Publications by authors named "Claudia Senn"

15 Publications

  • Page 1 of 1

Calculation of an Apical Efflux Ratio from P-Glycoprotein (P-gp) In Vitro Transport Experiments Shows an Improved Correlation with In Vivo Cerebrospinal Fluid Measurements in Rats: Impact on P-gp Screening and Compound Optimization.

J Pharmacol Exp Ther 2021 Mar 7;376(3):322-329. Epub 2020 Dec 7.

Roche Pharmaceutical Research and Early Development, DMPK/PD project leader (H.F.), Comparative Pharmacology (C.S.), Investigative Safety, Pharmaceutical Sciences (M.U., C.C.), and Immunology, Infectious Disease and Ophthalmology (F.S.), Roche Innovation Center, Basel, Switzerland; and Roche Pharmaceutical Research and Early Development, Pharmaceutical Sciences, Roche Translational and Clinical Research Center, Inc., and LIYU Pharmaceutical Consulting LCC, New Jersey, USA (L.Y.).

P-glycoprotein (P-gp) is a major blood-brain barrier (BBB) efflux transporter. In vitro approaches, including bidirectional efflux ratio (ER), are used to measure P-gp-mediated transport, but findings can be inconsistent across models. We propose a novel, more physiologically relevant, in vitro model: unidirectional apical efflux ratio (AP-ER)-a ratio of permeability rates at the apical side of the BBB with and without P-gp inhibitor. To test our approach, ER and AP-ER were calculated for 3227 structurally diverse compounds in porcine kidney epithelial cells (LLC-PK1) overexpressing human or mouse P-gp and classified based on their passive transcellular P-gp permeability or charged properties. In vivo rat infusion studies were performed for selected compounds with high ER but low AP-ER. One-third of the 3227 compounds had bidirectional ER that was much higher than AP-ER; very few had AP-ER higher than ER. Compounds with a large difference between AP-ER and ER were typically basic compounds with low-to-medium passive permeability and high lipophilicity and/or amphiphilicity, leading to strong membrane binding. Outcomes in the human model were similar to those in mice, suggesting AP-ER/ER ratios may be conserved for at least two species. AP-ER predicted measured cerebrospinal fluid (CSF) concentration better than ER for the five compounds tested in our in vivo rat infusion studies. We report superior estimations of the CSF concentrations of the compounds when based on less resource-intensive AP-ER versus classic ER. Better understanding of the properties leading to high P-gp-mediated efflux in vivo could support more efficient brain-penetrant compound screening and optimization. SIGNIFICANCE STATEMENT: To address inconsistencies associated with the historical, bidirectional efflux ratio (ER) calculation of P-glycoprotein-mediated transport, we propose to use the novel, more physiologically relevant, unidirectional apical efflux ratio (AP-ER) model. In vitro experiments suggested that compounds with strong membrane binding showed the largest difference between AP-ER and ER, and in vivo infusion studies showed that AP-ER predicted cerebrospinal fluid concentrations of compounds better than ER; outcomes in the human model were similar to those in mice.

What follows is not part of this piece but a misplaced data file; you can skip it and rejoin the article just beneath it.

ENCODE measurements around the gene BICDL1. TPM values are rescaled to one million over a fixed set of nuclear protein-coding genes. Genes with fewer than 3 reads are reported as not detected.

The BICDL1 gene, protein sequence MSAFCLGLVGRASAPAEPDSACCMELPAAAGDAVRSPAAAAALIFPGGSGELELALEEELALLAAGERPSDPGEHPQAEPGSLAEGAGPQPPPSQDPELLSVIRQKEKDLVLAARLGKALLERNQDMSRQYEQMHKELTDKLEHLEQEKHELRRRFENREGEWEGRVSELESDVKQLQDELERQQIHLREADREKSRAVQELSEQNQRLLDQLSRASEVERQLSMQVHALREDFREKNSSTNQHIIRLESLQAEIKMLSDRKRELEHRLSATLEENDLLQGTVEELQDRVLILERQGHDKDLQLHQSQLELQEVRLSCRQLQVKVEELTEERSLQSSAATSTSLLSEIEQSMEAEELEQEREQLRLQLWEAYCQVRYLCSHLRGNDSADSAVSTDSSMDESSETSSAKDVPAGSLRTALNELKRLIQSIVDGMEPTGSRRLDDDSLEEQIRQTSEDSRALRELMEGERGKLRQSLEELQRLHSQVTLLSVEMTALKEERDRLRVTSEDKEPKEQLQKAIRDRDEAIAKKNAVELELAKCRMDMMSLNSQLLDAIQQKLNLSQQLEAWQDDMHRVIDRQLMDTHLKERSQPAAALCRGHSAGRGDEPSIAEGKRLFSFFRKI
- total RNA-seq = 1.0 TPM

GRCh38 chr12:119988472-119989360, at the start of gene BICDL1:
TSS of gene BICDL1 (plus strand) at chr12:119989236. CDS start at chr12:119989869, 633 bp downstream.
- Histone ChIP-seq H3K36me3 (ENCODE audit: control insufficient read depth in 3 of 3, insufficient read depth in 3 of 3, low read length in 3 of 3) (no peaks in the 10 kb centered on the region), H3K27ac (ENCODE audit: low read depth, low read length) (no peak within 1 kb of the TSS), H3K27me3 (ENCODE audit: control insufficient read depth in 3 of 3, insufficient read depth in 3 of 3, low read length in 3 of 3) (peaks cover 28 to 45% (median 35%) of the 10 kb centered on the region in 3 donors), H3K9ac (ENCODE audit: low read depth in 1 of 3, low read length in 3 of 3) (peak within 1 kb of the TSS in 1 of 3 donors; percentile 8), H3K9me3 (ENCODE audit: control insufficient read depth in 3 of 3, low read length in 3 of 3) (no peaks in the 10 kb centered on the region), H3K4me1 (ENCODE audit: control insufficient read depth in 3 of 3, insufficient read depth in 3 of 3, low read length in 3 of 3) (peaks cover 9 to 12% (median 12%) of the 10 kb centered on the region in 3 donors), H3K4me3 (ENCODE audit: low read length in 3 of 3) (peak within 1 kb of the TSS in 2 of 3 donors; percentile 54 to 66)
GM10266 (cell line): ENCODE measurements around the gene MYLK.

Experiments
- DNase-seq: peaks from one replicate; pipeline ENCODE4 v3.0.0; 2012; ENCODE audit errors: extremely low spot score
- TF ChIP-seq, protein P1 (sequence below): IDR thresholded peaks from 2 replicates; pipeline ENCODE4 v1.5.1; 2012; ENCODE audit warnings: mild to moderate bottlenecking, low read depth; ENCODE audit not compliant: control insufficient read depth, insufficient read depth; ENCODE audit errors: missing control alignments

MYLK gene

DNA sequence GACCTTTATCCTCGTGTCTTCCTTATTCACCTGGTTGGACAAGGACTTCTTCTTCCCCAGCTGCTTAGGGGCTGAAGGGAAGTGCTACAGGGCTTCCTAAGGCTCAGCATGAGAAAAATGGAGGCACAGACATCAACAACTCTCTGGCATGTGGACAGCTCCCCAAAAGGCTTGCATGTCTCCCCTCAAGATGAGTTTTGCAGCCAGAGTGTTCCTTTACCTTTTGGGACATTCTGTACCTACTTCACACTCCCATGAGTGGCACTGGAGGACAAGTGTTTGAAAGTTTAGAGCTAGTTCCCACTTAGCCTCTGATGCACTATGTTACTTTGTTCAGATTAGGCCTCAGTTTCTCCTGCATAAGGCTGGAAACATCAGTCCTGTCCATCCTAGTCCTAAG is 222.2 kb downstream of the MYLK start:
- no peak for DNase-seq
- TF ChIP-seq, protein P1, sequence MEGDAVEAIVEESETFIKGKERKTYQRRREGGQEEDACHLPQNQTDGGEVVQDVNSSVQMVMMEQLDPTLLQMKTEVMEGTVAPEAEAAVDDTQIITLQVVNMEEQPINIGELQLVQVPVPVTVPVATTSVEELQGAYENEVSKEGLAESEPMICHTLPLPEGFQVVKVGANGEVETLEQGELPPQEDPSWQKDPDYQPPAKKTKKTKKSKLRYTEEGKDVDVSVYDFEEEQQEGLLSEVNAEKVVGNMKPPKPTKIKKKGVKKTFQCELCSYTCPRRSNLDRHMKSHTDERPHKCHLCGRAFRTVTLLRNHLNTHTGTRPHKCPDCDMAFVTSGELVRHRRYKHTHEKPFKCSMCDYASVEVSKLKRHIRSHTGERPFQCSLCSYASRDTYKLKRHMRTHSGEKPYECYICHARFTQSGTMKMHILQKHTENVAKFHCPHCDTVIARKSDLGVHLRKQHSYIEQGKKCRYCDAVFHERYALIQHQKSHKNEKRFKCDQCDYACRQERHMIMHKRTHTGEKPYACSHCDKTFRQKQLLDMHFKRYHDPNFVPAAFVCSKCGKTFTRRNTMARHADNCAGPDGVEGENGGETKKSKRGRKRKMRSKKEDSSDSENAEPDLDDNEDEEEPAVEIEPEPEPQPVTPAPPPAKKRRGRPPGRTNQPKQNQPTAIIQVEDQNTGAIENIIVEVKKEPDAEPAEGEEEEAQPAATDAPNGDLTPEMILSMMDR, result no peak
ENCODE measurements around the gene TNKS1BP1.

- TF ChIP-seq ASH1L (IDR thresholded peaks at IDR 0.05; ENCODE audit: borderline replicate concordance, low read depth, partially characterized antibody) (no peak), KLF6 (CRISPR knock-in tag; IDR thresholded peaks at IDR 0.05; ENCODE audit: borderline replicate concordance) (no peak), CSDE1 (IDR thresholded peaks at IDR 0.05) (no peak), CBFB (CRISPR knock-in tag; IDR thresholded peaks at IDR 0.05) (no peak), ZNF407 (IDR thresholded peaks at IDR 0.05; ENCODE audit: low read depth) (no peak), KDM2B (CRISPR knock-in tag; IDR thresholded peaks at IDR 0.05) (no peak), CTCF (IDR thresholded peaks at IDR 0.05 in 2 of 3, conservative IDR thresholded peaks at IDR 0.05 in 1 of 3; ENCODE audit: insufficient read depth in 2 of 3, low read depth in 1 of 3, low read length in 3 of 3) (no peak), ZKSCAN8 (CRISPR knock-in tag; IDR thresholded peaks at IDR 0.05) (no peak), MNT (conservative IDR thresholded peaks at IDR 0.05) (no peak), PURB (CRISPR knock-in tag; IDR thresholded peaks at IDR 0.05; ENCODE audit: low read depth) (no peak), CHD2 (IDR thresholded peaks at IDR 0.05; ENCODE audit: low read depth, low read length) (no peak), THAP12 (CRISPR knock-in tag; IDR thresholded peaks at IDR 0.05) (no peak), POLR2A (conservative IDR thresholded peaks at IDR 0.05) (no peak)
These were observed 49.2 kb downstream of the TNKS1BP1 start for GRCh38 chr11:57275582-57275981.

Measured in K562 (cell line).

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http://dx.doi.org/10.1124/jpet.120.000158DOI Listing
March 2021

Entrectinib, a TRK/ROS1 inhibitor with anti-CNS tumor activity: differentiation from other inhibitors in its class due to weak interaction with P-glycoprotein.

Neuro Oncol 2020 06;22(6):819-829

Roche Pharma Research and Early Development, Pharmaceutical Sciences, Roche Translational and Clinical Research Center, Inc., NJ, USA.

Background: Studies evaluating the CNS penetration of a novel tyrosine kinase inhibitor, entrectinib, proved challenging, particularly due to discrepancies across earlier experiments regarding P-glycoprotein (P-gp) interaction and brain distribution. To address this question, we used a novel "apical efflux ratio" (AP-ER) model to assess P-gp interaction with entrectinib, crizotinib, and larotrectinib, and compared their brain-penetration properties.